Public access to information is an important cornerstone of public participation and is one of the tools that could help to realize the benefits and avoid the risks of modern biotechnology. Arguably, the concept of access to information must include, in some way, access to the tools and expertise with which to understand that information. While merely providing access to the data will be sufficient in many developed countries that are home to highly specialized and active NGOs, even here the balance of expertise weighs heavily on the side of the GMO proponents, often the companies or institutions that developed the GMOs [ 48 ]. These mechanisms can be effective if they are accurate, specific, and clearly expressed in understandable language, unbiased, and based on full disclosure of the relevant facts by the GMO proponents.

In California, a major referendum requiring disclosures of toxic and carcinogenic substances in public places and consumer goods was basically invalidated by regulations that allowed those disclosures to be made in generic terms. In the face of increasing recognition that activities, including especially species introduction, in one country may have serious impacts on neighbouring countries, labelling and other access to information is increasingly addressed at international and regional levels [ 49 ].

With regard to direct public participation in biosafety-related decision making, a small number of countries, including Denmark, The Netherlands, and New Zealand, are also taking a leading role in developing mechanisms for public awareness. Such processes help the governments and regulatory agencies to gauge public opinion, generate dialogue, gather useful information, and develop awareness within their populations on modern biotechnology [ 50 ]. In many different fields of endeavour, technological capacity to act has moved significantly faster than has the governmental ability to oversee and regulate it. As a consequence, many concerns relating to the risk of GMOs are directed more closely to the apparent lack of societal and governmental restraints on GMO developers and users, rather than to addressing particular scientific issues.

This suggests that a third key element of the risk-management process involves a reconsideration of regulatory mechanisms and systems for governmental oversight of GMO development and use [ 51 ]. It is in the area of sociocultural impacts that the controversy over GMOs and biosafety takes on its most complex aspect. On one hand, food production, food security, and livelihood improvement are all critical elements of sustainable development, to which GMOs and other products of modern biotechnology are often cited as important contributions. On the other hand, the introduction of GMOs can affect humans, as well as animals and ecosystems , particularly at the community level, in many ways beyond direct physical sustenance, not all of which are beneficial [ 52 ].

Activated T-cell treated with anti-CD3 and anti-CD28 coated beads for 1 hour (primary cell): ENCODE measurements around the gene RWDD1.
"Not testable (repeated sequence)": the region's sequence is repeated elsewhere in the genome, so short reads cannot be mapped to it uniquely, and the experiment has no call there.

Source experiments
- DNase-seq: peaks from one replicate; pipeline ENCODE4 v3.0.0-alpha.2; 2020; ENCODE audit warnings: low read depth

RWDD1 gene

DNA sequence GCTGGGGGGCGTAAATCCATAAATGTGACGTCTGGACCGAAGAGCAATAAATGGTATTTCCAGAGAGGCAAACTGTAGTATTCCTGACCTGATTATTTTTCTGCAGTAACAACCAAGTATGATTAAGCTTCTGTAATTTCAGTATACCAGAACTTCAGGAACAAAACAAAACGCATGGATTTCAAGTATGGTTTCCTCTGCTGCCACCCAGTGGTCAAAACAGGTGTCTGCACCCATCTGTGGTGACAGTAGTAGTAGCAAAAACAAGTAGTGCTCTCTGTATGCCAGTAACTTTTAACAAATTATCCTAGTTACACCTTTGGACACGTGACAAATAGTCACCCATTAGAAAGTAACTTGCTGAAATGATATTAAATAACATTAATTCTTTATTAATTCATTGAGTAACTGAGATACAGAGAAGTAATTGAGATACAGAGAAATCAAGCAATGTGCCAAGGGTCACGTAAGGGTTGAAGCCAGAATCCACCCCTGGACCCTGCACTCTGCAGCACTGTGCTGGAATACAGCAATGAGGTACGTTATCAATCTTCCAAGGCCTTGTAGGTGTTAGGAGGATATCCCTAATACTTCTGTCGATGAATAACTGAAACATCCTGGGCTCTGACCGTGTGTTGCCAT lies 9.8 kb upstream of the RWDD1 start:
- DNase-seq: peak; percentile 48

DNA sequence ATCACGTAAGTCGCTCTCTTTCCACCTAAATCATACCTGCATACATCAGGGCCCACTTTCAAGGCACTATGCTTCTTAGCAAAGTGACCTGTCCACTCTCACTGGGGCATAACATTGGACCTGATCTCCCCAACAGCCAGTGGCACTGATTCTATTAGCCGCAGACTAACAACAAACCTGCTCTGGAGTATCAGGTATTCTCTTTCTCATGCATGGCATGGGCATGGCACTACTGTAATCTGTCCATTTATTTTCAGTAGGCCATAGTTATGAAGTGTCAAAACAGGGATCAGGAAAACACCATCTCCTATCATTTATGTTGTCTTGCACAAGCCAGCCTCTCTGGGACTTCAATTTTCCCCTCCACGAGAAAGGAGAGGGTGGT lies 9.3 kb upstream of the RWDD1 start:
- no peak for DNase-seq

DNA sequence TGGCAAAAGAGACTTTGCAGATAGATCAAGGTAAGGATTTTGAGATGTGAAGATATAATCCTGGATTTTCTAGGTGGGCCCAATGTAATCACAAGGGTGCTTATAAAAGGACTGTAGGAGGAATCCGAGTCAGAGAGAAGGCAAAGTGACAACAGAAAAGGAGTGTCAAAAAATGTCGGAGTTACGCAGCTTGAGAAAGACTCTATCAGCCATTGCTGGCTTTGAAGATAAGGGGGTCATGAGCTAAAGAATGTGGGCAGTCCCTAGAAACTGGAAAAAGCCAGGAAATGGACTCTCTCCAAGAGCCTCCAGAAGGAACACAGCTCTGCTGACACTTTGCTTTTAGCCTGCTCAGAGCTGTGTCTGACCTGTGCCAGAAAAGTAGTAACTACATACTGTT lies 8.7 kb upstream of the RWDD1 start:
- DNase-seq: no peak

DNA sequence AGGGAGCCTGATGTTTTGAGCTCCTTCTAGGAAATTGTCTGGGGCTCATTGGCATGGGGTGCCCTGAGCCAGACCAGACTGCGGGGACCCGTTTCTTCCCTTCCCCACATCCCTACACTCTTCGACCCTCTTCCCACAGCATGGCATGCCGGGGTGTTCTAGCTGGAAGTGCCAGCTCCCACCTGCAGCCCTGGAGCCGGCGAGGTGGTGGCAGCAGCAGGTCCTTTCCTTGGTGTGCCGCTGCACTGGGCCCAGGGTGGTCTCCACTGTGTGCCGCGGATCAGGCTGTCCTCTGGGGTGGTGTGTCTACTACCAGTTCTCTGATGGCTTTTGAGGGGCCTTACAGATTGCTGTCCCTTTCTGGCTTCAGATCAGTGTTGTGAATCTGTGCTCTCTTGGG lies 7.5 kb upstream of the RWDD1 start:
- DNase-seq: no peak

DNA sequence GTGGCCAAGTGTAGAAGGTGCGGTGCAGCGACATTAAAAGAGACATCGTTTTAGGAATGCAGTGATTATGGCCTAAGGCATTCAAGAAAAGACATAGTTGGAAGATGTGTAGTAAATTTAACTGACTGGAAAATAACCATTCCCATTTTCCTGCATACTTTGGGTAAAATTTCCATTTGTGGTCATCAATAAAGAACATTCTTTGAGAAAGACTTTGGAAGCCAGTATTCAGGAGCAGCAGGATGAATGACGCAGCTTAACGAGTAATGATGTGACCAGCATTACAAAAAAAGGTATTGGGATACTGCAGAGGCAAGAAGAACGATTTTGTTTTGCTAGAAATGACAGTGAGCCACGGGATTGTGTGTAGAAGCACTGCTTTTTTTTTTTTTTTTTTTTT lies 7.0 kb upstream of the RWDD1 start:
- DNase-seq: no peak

The environmental questions surrounding biotechnology need to be addressed, yet the technology as a whole offers great promise of environmental, social, and economic benefits that should not be inhibited unnecessarily. A number of concerns should be addressed through sociocultural assessment of the impact sociocultural risks and benefits of GMOs. These include the biodiversity impacts of extending GMO introductions into marginal areas which are often centres of diversity not only of wild species but also of traditional agricultural species and into protected areas and their buffer zones [ 53 ]. Management and mitigation of risk allows feedback for validation of the initial assessment. Risks can vary depending on several factors including nature of the GMO, its intended use, and the environment receiving the GMO.

Therefore, they should be assessed and managed on a case-by-case basis. The purpose of case-by-case practice is to treat every release as unique, since every GMO represents different genetic characteristics. Prior consent from the authorities is advisable in order to perform deliberate release, and field trials before the GMO may be commercialized [ 54 , 55 ]. This is particularly important for genetically engineered microorganisms that have the potential to survive, persist, and spread in the environment to which they may gain access.

As cited by the European food safety authority [ 13 ], the following points should be addressed when appropriate: i the potential for survival and persistence in the receiving environment and any selective advantage that may be offered: in case of selective advantage, its nature should be identified along with any potential for negative effects; ii the potential for gene transfer; iii the potential for negative effects or consequences based on interactions with indigenous microorganisms; iv possible effects on humans, animals, and plants; v possible effects or nonreversible perturbations on biogeochemical processes. These points may be assessed by a combination of laboratory studies, micro- and mesocosm experiments, and small-scale field releases to identify hazards and to quantify actual levels of exposure [ 56 ].

However, extrapolation of assessment from one context to another, that is, from laboratory research to small-scale field trials and finally to commercial scale is not recommended. Small-scale trials involve a lesser number of GMOs and may provide valuable information related to concerns like survival and persistence, competitive fitness, and some ecological implications of release. Commercial release, on the other hand, involves a higher number of GMOs to be released in different, complex ecosystems and needs to be carefully carried out over time and at different sites to reveal impact on relationships between species and ecosystem interactions [ 57 ]. Generally, potential risks by use of GMOs can be mitigated using risk-management strategies that may make some proposed activities acceptable.